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Check out these Young Adult Books for Asian American and Pacific Islander Heritage Month!

25 May

These terrific books for teens may be of interest to adults as well. In case you missed it we had a list of AAPI books for adults earlier this month as well.

Loveboat, Taipei
by Abigail Hing Wen
A Chinese American teen is sent to the infamous “Loveboat” in Taiwan for the summer. She discovers Taipei nightlife, hookups &freedom.

Not Here to Be Liked 
by Michelle Quach
After losing the editor’s job of the school newspaper, a Chinese American teen starts a feminist movement amid growing tensions.

How We Fall Apart
by Katie Zhao
A thriller about four Asian teens, all juniors at a Manhattan Prep school, who are forced to confront secrets after one of their closest friends is found dead.

Internment
by Samira Ahmed
A terrifying, futuristic U.S. where Muslim-Americans are forced into internment camps, and 17-year-old Layla must lead a revolution against complicit silence.

The Downstairs Girl
by Stacey Lee
In Atlanta, 1890, a 17-year-old Chinese girl works as a lady’s maid for a cruel and wealthy Southern woman. By night, she writes a newspaper advice column for Southern ladies.

All-American Muslim Girl
by Nadine Courtney
A 16-year-old Muslim girl struggles to claim her Muslim heritage, while finding her place as an American teen.

Tokyo Ever After
by Emiko Jean
After learning that her father is the Crown Prince of Japan, an 18-year-old travels to Tokyo and discovers that Japanese imperial life is a tough fit for a teen from northern CA.

You can also borrow the books in print from Hoboken and other BCCLS Libraries!

Book List Adapted from 2022 AAPI Heritage Month Brochure created by:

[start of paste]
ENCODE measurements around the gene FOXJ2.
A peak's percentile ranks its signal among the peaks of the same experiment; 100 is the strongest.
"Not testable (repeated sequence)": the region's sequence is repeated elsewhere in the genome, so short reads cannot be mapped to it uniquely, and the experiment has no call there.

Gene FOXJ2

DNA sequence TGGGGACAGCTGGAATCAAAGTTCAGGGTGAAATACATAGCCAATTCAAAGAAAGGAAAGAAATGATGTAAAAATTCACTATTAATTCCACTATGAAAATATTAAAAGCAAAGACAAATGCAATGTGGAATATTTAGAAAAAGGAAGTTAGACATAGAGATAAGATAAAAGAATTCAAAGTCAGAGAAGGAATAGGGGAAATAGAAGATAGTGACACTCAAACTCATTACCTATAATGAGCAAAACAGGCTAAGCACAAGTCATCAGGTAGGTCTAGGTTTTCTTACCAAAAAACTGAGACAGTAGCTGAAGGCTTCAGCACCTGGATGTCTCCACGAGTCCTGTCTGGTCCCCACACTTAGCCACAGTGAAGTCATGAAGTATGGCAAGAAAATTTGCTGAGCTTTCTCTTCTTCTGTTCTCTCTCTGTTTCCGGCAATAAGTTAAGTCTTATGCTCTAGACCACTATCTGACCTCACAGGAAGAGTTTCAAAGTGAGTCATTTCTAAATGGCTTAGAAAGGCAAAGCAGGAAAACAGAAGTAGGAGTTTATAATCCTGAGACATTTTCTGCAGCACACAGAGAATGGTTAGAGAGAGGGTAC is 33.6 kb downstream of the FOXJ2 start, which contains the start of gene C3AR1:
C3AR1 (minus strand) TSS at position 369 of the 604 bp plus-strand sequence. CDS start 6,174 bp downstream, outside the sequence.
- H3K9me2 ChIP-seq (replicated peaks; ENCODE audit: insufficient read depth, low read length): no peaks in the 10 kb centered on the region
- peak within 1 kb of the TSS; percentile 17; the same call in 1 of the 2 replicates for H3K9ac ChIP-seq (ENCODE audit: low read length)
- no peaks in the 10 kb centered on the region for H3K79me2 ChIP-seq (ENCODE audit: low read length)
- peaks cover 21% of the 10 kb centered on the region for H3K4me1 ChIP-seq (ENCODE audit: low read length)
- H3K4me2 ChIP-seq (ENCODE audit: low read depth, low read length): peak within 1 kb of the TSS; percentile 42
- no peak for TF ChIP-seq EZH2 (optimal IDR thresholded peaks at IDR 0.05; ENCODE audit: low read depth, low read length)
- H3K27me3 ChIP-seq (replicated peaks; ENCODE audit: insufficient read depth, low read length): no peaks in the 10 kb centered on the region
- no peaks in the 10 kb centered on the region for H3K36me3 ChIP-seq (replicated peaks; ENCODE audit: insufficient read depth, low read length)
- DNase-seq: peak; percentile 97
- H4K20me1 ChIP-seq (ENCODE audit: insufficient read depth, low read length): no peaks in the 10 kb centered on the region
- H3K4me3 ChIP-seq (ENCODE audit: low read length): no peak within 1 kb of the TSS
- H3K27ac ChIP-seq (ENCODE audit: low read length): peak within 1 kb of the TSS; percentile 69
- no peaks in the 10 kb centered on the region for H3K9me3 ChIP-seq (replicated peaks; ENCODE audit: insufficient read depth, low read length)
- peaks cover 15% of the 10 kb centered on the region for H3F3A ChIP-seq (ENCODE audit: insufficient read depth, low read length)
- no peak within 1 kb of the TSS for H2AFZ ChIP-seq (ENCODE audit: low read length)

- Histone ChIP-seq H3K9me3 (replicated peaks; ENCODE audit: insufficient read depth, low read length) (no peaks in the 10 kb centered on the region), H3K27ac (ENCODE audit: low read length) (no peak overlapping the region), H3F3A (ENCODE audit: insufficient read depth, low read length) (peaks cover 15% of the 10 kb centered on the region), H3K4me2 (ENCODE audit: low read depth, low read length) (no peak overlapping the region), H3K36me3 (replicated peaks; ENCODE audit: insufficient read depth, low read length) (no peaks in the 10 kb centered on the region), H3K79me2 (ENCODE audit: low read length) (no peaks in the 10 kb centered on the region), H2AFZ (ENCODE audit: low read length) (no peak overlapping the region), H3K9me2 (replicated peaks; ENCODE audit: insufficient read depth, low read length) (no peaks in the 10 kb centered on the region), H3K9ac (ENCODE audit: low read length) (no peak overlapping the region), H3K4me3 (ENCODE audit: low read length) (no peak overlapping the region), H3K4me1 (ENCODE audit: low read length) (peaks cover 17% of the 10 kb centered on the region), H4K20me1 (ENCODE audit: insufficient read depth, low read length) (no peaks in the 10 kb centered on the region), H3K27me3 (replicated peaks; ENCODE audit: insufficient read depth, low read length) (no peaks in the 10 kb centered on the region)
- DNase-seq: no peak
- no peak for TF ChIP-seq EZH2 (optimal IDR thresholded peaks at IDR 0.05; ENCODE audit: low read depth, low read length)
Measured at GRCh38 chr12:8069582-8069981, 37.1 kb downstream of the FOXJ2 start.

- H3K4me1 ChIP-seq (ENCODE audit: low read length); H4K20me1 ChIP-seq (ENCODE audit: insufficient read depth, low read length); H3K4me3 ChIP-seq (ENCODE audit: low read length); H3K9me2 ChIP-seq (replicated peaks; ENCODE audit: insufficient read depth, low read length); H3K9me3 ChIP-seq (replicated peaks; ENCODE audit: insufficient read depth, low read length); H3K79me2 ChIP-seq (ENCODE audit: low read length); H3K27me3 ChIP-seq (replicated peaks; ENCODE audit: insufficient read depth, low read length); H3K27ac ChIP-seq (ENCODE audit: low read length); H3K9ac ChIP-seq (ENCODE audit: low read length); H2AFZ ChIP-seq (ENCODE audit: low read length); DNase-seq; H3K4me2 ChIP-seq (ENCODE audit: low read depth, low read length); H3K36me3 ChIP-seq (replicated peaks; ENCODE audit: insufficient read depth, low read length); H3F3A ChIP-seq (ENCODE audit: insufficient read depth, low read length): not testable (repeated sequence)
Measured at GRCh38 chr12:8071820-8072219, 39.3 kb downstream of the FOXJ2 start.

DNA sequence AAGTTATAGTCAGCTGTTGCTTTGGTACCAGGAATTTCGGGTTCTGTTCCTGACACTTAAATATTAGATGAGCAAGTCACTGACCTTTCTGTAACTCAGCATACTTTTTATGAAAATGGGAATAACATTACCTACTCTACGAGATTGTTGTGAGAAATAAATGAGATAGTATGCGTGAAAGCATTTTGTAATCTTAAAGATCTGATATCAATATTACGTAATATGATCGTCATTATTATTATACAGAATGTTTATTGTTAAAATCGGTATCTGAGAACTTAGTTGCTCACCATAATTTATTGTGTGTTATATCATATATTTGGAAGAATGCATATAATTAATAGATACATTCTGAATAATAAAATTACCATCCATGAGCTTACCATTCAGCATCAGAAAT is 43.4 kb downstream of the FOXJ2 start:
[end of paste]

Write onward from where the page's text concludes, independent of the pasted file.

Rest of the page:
Ethan Galvin
Information and Digital Services Librarian

Dazzling Diverse Fantasy: Fevered Star and The Gilded Ones

27 Apr

Myth, legends, and traditions have always worked their way into fantasy, but for years much of what was written in English drew from European history or if it looked elsewhere it was through an “exotic” outsider lens. It is exciting to see so many People of Color, especially women, writing and getting published fantasy works inspired by their own cultures. Here are two powerful works I enjoyed recently.

Fevered Star
Fevered Star is alive with strong willed characters that kept me turning the page. I was especially drawn to Xiala a Teek whose voice has power and Serapio who though literally now a powerful god still manages to have the complexity of a lesser man. This is a second book so the various strands of each main character are interwoven together, but they are distanced from one another. The series is set in a Fantasy American Continent drawing from native myths and legends. I would recommend to other readers starting with Black Sun and then reading Fevered Star to better understand the underlying political dynamics at work. The end of Fevered Star definitely left me hungry for the third book in the series. Rebecca Roanhorse is an African American and Indigenous author. I was provided an advanced copy of Fevered Star by Net Galley/SAGA Press.

The Gilded Ones
The Gilded Ones is the first in a series by Namina Forna. The next book, The Merciless Ones, will be coming out at the end of this month. Forna immigrated from West Africa as a child and her experiences there helped to inspire some of the novel’s story. In The Gilded Ones, women are considered impure if they bleed gold when cut. They must choose between death and becoming warriors whose service to the emperor will purify them. But all is not what it seems, in this inspiring work of feminist fantasy. Although it is listed as a Young Adult work, adults will also enjoy this book. We read it as part of our monthly HPL Science Fiction and Fantasy Book Discussion Group.

Both series are available from elibraryNJ and in print from BCCLS Libraries.

Written by:
Aimee Harris
Information and Digital Service Manager

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